The just concluded tour of Morocco’s King Mohammed VI to Senegal, Guinea Bissau, Cote d’Ivoire, and Gabon, the several cooperation agreements signed and the several projects launched during the trips gave an additional evidence to Morocco’s firm resolve to sustain its Africa-oriented policy and its unfailing commitment to help African countries promote their development and African people improve their well-being.
This latest tour that was conducted under the sign of human and economic development was actually marked by the signing of partnership agreements and the launch of socio-economic projects in sectors deemed of vital importance to upgrade the living standards of African people. These projects cover the sectors of agriculture, fisheries, vocational training, health, water, solar energy, electricity… and are meant to contribute to Africa’s development, taking into account the needs of African communities, mainly the impoverished layers of society.
Actually, since his coming to power in 1999, King Mohammed VI has underscored Morocco’s African vocation and its commitment to a sustained south-south cooperation and has visited many African countries, some more than two or three times.
These visits have all given a new impetus to Moroccan-African cooperation, both at the institutional level and at the private level and in some cases, between 2000 and 2010, trade exchanges increased by over 400% (Moroccan-Senegalese trade).
Several Moroccan groups operating in the sectors of telecommunication and ICT, banking, insurance, construction, food processing etc. have opened branches in several African countries or set up joint ventures with African economic operators.
All these efforts in Africa led analysts to describe Morocco as an engine for prosperity in the continent while many Western countries, including the U.S. and European States, see in the North African country an entry port to this part of the world.
The Kingdom is also seen as a security shield in the Maghreb and Africa and its counterterrorism program, which includes a poverty-fighting component, is hailed as a model to be followed.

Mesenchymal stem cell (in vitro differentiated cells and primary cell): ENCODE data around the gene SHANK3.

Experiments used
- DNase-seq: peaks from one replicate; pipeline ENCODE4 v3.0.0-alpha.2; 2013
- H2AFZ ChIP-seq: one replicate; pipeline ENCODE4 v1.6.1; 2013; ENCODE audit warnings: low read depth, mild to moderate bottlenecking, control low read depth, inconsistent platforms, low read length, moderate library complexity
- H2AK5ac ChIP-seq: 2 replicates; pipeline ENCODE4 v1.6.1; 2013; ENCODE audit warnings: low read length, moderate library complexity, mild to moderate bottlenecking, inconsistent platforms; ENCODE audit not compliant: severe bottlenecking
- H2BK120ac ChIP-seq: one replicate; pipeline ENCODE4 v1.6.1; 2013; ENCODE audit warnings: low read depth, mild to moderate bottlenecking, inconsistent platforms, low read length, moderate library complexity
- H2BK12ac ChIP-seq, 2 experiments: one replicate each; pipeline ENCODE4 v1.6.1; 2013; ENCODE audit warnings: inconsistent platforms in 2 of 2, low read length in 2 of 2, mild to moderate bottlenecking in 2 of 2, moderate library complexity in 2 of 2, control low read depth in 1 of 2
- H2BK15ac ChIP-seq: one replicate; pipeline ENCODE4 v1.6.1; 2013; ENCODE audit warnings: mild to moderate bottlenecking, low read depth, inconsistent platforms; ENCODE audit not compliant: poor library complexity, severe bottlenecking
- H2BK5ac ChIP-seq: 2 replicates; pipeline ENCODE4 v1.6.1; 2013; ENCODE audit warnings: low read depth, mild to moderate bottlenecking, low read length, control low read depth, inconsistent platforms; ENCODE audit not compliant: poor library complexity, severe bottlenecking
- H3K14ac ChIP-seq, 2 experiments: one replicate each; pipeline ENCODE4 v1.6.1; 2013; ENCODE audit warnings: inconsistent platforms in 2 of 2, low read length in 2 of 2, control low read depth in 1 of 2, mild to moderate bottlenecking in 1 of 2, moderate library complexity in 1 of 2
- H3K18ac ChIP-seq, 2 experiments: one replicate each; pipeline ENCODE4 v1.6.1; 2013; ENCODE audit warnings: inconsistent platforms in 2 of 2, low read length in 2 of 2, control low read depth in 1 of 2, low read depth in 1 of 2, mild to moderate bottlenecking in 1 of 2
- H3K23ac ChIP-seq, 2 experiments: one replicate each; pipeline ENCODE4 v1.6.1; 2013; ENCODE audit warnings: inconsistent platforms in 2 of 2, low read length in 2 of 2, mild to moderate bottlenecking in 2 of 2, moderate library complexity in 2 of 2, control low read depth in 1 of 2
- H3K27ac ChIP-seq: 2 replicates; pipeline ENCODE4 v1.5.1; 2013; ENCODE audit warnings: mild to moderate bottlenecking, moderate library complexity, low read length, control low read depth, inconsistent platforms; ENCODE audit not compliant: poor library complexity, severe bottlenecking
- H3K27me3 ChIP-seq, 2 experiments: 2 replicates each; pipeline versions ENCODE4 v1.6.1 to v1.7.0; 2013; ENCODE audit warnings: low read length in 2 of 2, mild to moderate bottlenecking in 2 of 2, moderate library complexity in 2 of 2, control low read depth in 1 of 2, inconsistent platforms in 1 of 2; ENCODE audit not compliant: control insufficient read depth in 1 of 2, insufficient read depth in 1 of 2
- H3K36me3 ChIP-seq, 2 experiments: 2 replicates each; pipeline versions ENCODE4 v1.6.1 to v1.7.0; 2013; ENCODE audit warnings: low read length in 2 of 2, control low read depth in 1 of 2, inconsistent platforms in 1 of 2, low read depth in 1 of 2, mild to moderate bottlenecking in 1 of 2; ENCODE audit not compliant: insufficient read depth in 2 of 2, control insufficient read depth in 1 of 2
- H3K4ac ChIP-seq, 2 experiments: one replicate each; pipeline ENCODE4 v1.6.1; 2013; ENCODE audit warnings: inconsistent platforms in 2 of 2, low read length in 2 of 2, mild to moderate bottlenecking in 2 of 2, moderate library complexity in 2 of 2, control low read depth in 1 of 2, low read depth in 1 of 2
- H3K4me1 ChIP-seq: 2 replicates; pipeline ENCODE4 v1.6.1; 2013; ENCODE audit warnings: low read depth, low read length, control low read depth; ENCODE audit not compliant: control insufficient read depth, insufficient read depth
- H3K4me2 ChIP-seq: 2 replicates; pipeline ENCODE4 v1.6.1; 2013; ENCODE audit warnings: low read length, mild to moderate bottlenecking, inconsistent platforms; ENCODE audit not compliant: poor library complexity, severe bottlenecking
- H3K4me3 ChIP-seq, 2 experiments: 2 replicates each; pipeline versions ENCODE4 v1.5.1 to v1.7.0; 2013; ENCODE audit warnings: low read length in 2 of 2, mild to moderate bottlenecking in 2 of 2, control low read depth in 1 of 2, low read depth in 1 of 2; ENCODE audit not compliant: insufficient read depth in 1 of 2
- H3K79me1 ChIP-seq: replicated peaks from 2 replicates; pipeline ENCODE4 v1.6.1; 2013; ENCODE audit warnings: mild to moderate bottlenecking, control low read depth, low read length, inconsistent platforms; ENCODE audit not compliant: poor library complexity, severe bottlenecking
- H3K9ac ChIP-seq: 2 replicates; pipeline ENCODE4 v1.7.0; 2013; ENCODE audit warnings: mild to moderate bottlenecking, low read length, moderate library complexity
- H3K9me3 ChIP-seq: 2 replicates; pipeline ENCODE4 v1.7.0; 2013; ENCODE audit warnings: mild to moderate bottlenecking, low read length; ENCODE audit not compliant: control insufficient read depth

Richard Miniter, a Forbes foreign policy and national security issues reporter, wrote in a recent column that the U.S. should rely on King Mohammed VI in its fight against the Islamic State group.
“President Obama should ask Morocco’s king to be a kind of forward air controller, to use his on-the-ground perspective to increase the effectiveness of the overhead American effort,” stated Miniter, who deemed that “free trade is an important part of the war against ISIS.”
“What’s needed in Muslim Africa…is someone who is trusted simultaneously by military and civilian leaders, by religious and tribal leaders, as well as the financial elites in precisely those African nations where ISIS is seeking to expand. Ideally, it would be someone who is also trusted by the United States and has a proven track record of combating extremism and expanding economic opportunity in the region,” he wrote.
Touching on the role of economic development in providing fragile societies with the capacity to resist ISIS, the journalist pointed out that “here too, King Mohammed VI has played an important role, providing a model program that should be widely copied.” He was referring to the National Human Development Initiative (INDH).
The Moroccan sovereign’s African multi-dimensional strategy seeks to consolidate pan-African solidarity, to promote win-win partnerships and to stimulate South-South cooperation. And according to many analysts, the bet is won.